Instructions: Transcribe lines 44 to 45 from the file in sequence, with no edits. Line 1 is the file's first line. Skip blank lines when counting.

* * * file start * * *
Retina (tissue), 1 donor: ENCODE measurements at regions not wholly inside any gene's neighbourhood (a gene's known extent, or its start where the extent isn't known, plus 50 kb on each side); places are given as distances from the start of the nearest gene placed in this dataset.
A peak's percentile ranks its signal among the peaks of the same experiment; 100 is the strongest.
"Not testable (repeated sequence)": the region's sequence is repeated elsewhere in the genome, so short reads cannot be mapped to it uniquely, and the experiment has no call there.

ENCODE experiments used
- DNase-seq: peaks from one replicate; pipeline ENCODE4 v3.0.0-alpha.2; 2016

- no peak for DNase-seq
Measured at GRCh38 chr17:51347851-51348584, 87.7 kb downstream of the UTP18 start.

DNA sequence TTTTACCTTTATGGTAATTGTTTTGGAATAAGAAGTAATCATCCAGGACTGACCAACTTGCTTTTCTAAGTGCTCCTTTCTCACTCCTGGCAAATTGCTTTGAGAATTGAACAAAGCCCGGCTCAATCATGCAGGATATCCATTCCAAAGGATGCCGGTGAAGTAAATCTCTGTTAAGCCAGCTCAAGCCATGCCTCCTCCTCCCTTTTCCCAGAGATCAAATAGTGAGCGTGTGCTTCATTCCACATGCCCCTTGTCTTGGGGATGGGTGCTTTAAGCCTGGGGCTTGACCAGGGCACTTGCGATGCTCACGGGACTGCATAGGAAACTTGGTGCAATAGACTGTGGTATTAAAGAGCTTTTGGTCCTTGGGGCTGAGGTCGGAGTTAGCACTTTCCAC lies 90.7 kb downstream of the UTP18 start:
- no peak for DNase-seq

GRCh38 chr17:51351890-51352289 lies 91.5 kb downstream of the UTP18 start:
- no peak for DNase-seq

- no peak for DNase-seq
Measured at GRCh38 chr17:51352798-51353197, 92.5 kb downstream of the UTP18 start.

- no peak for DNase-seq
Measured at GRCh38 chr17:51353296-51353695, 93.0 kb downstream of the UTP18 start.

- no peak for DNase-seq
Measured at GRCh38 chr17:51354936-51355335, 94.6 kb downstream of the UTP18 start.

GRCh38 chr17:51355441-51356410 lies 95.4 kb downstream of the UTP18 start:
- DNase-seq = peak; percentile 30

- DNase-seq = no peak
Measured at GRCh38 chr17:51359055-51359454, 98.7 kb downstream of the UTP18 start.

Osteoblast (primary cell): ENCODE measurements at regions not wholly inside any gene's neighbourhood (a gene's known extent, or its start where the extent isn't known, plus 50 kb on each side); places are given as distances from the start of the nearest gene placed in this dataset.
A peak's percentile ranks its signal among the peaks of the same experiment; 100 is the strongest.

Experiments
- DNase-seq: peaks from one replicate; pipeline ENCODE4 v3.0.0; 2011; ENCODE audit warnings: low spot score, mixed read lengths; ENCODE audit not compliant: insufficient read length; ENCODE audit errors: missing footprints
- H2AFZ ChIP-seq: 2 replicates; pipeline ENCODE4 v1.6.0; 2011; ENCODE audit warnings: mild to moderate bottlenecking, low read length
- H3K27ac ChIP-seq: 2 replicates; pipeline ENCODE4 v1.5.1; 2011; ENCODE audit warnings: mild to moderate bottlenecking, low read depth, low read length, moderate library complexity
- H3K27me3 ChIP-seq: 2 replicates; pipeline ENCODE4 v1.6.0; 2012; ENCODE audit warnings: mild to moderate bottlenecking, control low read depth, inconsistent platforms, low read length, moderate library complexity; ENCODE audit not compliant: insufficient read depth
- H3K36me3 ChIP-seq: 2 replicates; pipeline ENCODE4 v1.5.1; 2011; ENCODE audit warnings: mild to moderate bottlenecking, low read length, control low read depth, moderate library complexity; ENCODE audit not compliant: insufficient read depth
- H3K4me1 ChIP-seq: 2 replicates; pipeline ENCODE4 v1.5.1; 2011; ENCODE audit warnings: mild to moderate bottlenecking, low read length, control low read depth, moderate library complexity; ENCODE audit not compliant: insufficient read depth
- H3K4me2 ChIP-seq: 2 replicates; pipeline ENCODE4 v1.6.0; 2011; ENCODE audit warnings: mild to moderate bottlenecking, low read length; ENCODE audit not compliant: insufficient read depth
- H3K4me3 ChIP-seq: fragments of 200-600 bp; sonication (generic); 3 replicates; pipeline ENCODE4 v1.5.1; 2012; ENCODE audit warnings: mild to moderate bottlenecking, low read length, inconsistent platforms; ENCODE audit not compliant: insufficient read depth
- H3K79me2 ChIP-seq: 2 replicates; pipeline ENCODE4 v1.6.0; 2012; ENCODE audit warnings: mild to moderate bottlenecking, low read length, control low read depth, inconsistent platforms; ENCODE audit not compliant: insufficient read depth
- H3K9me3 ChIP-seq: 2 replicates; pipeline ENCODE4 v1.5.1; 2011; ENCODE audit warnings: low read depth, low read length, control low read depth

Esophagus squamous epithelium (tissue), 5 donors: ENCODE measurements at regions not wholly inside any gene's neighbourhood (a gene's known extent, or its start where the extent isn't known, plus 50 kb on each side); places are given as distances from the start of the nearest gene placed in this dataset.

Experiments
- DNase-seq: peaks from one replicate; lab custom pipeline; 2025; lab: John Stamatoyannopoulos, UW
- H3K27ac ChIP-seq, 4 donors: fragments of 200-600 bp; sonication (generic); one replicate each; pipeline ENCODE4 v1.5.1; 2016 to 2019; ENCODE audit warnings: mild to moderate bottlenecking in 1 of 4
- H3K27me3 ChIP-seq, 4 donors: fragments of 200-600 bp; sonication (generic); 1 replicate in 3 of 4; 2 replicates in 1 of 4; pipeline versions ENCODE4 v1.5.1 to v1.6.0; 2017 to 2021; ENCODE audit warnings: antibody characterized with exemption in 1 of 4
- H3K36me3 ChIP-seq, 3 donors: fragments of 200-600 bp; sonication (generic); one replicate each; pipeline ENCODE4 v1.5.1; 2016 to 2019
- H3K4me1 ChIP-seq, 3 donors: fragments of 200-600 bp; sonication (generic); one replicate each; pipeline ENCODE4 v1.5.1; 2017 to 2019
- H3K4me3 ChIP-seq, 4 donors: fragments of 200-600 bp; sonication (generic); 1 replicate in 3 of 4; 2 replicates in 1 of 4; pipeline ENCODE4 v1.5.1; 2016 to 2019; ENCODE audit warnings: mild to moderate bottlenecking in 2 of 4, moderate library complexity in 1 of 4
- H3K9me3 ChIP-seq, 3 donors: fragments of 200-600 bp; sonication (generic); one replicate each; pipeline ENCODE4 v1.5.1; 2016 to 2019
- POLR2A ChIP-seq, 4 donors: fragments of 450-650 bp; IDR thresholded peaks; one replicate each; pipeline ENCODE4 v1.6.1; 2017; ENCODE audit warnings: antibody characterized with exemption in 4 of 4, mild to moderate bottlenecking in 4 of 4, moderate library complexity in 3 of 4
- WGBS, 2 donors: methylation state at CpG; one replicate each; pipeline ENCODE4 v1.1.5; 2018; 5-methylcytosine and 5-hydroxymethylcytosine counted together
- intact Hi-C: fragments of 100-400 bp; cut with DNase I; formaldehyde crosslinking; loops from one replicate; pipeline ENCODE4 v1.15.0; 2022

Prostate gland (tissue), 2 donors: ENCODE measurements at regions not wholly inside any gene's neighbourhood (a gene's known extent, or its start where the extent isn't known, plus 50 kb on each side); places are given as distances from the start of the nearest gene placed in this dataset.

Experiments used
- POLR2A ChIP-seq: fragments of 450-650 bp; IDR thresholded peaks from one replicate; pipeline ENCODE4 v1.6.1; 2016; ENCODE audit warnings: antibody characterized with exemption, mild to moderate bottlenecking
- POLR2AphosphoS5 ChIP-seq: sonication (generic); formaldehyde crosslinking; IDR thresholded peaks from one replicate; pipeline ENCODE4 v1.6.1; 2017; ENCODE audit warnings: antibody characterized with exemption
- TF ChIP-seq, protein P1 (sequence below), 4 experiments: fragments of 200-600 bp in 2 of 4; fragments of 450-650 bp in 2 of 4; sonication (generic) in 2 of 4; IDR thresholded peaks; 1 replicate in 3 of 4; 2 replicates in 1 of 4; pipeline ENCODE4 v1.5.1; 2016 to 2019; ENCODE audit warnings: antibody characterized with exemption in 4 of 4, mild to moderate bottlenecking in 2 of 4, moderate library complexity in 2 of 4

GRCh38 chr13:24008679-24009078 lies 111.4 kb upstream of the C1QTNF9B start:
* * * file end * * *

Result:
- POLR2A ChIP-seq, 4 donors: fragments of 450-650 bp; IDR thresholded peaks; one replicate each; pipeline ENCODE4 v1.6.1; 2017; ENCODE audit warnings: antibody characterized with exemption in 4 of 4, mild to moderate bottlenecking in 4 of 4, moderate library complexity in 3 of 4
- WGBS, 2 donors: methylation state at CpG; one replicate each; pipeline ENCODE4 v1.1.5; 2018; 5-methylcytosine and 5-hydroxymethylcytosine counted together